SDLC: Seeing the Forest for the Trees

When I was a Professor, my favorite topic of discussion with students was System Development Life Cycle (SDLC) phases and practices for IT projects.  I enjoyed this discussion because I knew every one of my students; no matter what discipline, no matter what department, would experience this process in their professional life and probably experience it many times.  My consulting career requires that I exercise these principles beyond the ivory towers and manifest methodologies idealized in the classroom.  In my opinion, the SDLC is a label.  It is a label of different phases of Information System development that exist, and they exist no matter which formal development methodology followed.

  • Planning
    • Define the opportunity, think about timelines, and build a team.
  • Analysis
    • Sketch a model of “What is” and “What should be” even if only on a napkin.
  • Design
    • Turn those napkins into physical designs.
  • Development
    • Build rapidly, release, test, and seek feedback. Repeat.
  • Implementation
    • Outline strategies and mitigate risks; Parallel, Pilot, Plunge, Piecemeal, Continuous.
  • Maintenance
    • Continuous improvement go back to planning.

The topic of development methodologies are controversial for some who might feel strongly about specific procedures and best practices.  The controversy and hype might also include monetary considerations.  Some professionals become a “certified” expert on numerous methodologies for management and IT development projects.  This certification bumps your salary or increases bill rates.  With 20 years of consulting experience, I believe the best IT development methodology is home-grown.  It is a development process that works for individuals and with the culture of the organization.  It borrows tenants from many best practices and tailors them to unique environmental considerations.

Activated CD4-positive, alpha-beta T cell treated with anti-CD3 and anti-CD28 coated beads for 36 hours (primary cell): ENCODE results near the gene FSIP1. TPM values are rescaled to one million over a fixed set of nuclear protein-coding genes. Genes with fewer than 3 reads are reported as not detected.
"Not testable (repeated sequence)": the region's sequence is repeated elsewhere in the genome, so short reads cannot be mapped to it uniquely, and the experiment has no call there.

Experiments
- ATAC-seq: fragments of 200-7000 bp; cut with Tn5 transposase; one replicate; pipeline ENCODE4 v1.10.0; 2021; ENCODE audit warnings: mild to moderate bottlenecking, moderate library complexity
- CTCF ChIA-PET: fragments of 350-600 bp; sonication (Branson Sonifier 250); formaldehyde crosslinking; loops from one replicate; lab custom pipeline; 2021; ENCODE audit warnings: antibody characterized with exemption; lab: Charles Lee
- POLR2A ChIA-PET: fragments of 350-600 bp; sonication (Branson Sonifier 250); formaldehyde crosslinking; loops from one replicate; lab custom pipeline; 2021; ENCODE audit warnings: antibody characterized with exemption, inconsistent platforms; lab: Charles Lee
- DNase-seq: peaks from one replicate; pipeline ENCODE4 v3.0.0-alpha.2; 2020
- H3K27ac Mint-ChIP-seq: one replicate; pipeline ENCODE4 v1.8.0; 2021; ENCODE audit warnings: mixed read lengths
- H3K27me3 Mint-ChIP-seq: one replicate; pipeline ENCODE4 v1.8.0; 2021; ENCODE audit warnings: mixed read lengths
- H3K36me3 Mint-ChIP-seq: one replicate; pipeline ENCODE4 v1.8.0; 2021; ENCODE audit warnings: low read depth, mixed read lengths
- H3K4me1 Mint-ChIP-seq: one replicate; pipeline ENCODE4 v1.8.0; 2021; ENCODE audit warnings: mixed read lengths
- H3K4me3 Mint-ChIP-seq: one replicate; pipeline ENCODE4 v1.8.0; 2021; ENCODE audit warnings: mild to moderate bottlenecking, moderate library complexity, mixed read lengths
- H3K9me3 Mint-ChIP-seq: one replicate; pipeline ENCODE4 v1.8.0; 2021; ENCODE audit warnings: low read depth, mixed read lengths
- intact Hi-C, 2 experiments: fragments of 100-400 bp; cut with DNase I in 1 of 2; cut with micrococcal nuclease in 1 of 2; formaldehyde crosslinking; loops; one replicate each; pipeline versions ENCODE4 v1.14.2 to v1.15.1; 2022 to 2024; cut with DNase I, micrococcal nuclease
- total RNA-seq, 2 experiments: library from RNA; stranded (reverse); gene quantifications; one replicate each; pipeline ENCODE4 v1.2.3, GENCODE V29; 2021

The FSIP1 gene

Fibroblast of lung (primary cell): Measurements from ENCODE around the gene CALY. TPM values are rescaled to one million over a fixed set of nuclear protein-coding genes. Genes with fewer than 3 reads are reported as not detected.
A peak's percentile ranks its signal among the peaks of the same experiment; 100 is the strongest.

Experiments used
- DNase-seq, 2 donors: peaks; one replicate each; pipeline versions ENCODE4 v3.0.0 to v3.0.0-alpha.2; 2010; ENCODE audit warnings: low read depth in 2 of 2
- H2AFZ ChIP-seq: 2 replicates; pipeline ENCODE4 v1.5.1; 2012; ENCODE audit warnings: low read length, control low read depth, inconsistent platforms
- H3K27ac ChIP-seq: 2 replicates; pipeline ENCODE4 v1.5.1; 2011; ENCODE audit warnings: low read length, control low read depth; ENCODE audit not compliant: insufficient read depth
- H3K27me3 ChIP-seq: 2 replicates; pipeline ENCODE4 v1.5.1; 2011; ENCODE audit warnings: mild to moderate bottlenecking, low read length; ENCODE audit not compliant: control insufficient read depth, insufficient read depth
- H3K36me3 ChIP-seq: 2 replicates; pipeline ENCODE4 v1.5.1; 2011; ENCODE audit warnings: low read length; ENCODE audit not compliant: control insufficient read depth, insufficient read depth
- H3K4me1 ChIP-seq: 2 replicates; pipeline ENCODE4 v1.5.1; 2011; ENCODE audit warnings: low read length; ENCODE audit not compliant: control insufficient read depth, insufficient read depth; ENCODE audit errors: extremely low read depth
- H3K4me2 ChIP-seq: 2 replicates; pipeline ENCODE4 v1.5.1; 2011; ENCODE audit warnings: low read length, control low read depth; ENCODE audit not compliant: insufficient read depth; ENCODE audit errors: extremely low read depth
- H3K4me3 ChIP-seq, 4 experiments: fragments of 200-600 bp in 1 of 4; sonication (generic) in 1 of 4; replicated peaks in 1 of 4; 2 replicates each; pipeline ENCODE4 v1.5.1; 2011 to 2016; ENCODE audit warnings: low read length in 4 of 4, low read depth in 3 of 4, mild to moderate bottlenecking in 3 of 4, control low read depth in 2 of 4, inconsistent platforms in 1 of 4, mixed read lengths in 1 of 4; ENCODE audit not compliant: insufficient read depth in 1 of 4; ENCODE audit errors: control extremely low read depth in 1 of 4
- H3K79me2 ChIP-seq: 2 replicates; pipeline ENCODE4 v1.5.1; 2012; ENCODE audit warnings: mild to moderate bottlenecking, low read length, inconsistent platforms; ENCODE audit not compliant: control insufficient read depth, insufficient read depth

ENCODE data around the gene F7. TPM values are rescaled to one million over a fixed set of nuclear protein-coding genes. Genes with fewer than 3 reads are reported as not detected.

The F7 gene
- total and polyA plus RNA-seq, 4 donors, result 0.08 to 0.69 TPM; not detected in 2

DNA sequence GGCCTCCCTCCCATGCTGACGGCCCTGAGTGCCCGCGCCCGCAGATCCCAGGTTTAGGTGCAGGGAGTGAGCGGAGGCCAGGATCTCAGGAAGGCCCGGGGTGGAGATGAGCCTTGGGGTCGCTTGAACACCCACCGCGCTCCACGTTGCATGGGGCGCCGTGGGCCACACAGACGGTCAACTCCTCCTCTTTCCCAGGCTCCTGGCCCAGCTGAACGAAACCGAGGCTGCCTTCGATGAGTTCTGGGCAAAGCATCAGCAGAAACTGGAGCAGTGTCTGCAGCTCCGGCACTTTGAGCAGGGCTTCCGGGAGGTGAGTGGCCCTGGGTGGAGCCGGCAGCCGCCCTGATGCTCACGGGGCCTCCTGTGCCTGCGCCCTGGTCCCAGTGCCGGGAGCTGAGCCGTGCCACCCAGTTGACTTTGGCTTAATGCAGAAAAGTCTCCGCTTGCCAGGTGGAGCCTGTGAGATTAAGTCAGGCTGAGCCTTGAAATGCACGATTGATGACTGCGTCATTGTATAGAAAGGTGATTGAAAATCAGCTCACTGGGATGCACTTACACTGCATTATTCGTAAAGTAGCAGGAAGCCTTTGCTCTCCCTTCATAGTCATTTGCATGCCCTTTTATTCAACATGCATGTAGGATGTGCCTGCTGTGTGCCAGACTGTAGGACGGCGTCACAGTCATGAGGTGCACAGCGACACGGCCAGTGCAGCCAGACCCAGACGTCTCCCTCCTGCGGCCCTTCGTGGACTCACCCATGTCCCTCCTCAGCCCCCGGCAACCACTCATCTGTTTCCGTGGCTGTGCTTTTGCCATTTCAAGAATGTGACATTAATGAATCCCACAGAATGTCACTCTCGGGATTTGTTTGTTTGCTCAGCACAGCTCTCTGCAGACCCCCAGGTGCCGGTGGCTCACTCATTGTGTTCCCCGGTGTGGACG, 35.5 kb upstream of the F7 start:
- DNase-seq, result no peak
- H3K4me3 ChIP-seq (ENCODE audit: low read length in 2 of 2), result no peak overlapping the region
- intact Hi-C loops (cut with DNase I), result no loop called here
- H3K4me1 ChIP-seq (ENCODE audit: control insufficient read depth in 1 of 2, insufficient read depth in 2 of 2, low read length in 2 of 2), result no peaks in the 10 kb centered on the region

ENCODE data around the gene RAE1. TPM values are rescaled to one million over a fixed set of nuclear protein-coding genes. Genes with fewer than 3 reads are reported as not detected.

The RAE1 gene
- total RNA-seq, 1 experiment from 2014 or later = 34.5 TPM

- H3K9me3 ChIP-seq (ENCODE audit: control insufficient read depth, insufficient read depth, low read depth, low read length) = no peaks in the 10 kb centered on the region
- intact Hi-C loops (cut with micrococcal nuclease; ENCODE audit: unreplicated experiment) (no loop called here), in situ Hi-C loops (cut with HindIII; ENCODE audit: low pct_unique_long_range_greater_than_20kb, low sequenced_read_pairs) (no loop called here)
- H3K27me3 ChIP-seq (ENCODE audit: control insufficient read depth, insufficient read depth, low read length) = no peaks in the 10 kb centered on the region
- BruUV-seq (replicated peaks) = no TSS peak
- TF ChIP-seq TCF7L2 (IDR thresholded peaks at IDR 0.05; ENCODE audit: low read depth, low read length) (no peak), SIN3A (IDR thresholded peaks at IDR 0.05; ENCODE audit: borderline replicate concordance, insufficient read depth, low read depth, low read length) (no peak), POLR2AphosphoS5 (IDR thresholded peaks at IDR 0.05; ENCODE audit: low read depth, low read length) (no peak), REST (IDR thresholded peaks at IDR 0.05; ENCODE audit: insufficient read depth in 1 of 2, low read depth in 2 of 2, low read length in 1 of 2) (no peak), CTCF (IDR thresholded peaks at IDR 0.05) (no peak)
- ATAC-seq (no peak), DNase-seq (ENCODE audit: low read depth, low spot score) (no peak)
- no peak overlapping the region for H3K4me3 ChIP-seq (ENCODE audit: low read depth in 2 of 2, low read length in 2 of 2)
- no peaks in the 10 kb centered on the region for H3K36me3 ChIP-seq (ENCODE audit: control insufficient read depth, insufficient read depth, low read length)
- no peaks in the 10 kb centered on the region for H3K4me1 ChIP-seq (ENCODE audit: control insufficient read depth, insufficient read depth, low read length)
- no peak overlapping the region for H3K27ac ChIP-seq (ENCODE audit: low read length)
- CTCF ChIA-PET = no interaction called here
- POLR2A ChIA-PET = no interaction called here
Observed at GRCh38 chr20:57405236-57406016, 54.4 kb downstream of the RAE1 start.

I have worked in environments where certain methodologies aren’t mere suggestions, they are strictly adhered to entirely.  In these environments, I’ve experienced more dissatisfaction than others who loosely couple certain principles and simply adapt their teams via consensus.  The best teams and projects try principles for periods of time; measure results and satisfaction, and tailor ideals to their project.  Every project and every project team is different, we should not assume what works for one team will work again similarly for another team or project.  Beyond the technology and all the “cool” stuff we build, beyond any ground breaking system – there are people.  People are supreme in accomplishing lasting impactful change, especially when we try to mimic behavior with software.

The most important principle I’ve learned and stressed is iterations.  I try to stress the importance of simplicity as first steps.  This is a detachment from traditional Waterfall development.  With every project requirement, I try to find simple solutions initially and build upon success.  For example, are we trying to automate an intense human manual procedure?  As a first step, would it be beneficial to accomplish X automatically via a technology?  The key is to find X and think about the multi-step process that exists today.  Seek to find 80/20% time sinks in X.  There is probably a series of related steps which contains 80% of the time.  If you can automate that time sink, you’ll be successful in building strong relationships with happy customers.